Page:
Posts tagged “developer”

Farm Living Never Looked So Good!

64th-ave-entrance.jpgPrairie Winds is a new development in Western Michigan, a planned community (isn’t that the term?) that offers a faux version of simpler times, a vicarious farming experience. Without, presumably, the back-breaking labor, poverty, foreclosures, livestock, etc. They’ve already put up the barn, visible from the freeway, with a sign reading “Farm Living Never Looked So Good!”

I was immediately reminded of the previously blogged Karrie Jacobs piece about loft subdivisions in Colorado, manufacturing a ridiculously inaccurate buildings that are associated with a lifestyle. Contradictions? Only if you choose to see it that way, I guess.

What People Want In Their Homes and Communities

The NYT writes a front-page story about the growth in housing developments in the US in areas that were formerly “the middle of nowhere.” Beyond being generally interesting as a trend, I was intrigued by the (perhaps not novel but at least unique to me) teaser of how they are figuring out what to put into these homes.

One area in which KB Home takes pride is its market research. It asks things like where people want their kitchens and how much more of a commute they can stomach. And it surveys its own buyers to get a comprehensive idea of who they are and why they bought.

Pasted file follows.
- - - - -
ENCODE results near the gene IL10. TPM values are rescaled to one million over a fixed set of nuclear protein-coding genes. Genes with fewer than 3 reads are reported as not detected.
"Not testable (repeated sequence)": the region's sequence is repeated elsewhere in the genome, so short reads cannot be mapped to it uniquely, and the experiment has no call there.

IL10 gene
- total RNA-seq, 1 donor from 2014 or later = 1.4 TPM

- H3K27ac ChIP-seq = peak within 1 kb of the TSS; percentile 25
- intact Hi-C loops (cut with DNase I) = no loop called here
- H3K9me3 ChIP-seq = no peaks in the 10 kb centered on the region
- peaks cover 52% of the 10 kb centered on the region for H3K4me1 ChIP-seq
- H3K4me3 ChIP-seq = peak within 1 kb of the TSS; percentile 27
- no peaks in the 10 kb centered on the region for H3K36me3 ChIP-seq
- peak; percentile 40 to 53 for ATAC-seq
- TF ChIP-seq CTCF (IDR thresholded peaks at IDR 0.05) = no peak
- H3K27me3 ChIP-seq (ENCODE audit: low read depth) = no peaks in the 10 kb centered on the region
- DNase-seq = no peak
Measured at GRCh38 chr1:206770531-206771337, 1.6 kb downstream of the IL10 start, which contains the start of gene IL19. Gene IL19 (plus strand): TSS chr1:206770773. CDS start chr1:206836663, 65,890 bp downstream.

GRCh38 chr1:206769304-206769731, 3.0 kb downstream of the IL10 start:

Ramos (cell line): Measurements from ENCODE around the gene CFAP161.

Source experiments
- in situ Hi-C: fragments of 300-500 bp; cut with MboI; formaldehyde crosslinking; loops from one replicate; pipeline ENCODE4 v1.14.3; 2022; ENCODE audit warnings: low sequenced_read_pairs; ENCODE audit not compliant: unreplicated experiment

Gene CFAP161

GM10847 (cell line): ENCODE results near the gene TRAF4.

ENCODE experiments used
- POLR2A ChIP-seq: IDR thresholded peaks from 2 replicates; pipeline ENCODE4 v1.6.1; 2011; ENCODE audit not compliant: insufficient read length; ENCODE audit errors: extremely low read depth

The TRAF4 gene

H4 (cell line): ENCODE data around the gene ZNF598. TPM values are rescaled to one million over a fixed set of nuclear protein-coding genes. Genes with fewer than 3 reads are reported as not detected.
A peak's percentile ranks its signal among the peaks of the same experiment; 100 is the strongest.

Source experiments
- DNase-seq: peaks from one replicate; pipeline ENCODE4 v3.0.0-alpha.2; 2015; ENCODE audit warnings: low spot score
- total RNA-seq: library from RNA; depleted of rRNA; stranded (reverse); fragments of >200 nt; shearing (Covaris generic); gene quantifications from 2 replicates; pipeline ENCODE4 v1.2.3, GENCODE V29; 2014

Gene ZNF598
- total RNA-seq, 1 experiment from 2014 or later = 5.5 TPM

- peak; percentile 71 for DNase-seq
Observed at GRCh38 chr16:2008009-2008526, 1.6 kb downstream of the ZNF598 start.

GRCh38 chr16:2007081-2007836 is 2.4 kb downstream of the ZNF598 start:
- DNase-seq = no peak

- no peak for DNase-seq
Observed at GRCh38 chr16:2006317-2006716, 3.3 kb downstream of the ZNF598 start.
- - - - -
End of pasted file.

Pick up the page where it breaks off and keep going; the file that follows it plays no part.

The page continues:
In its most recent survey of Tampa home buyers, KB asked people what they valued the most in their home and community. They wanted more space and a greater sense of security. Safety always ranks second, even in communities where there is virtually no crime.

Asked what they wanted in a home, 88 percent said a home security system, 93 percent said they preferred neighborhoods with “more streetlights” and 96 percent insisted on deadbolt locks or security doors.

So KB Home offers them all. “It’s up to us to figure out what people really want and to translate that into architecture,” said Erik Kough, KB’s vice president for architecture. And the company designs its communities with winding streets with sidewalks and cul-de-sacs to keep traffic slow, to give a sense of containment and to give an appearance distinctly unlike the urban grid that the young, middle-class families instinctively associate with crime. “I definitely feel safe here. I feel protected,” said Lisa Crawford, who moved to New River about a year ago with her husband, Steve, and their two children.

“And I can tell you that the people in Tampa are a whole lot different than the people here,” Ms. Crawford said. “In Tampa, there’s a faster pace. I like it here, that it’s more of a community, more of a small-town feel.”


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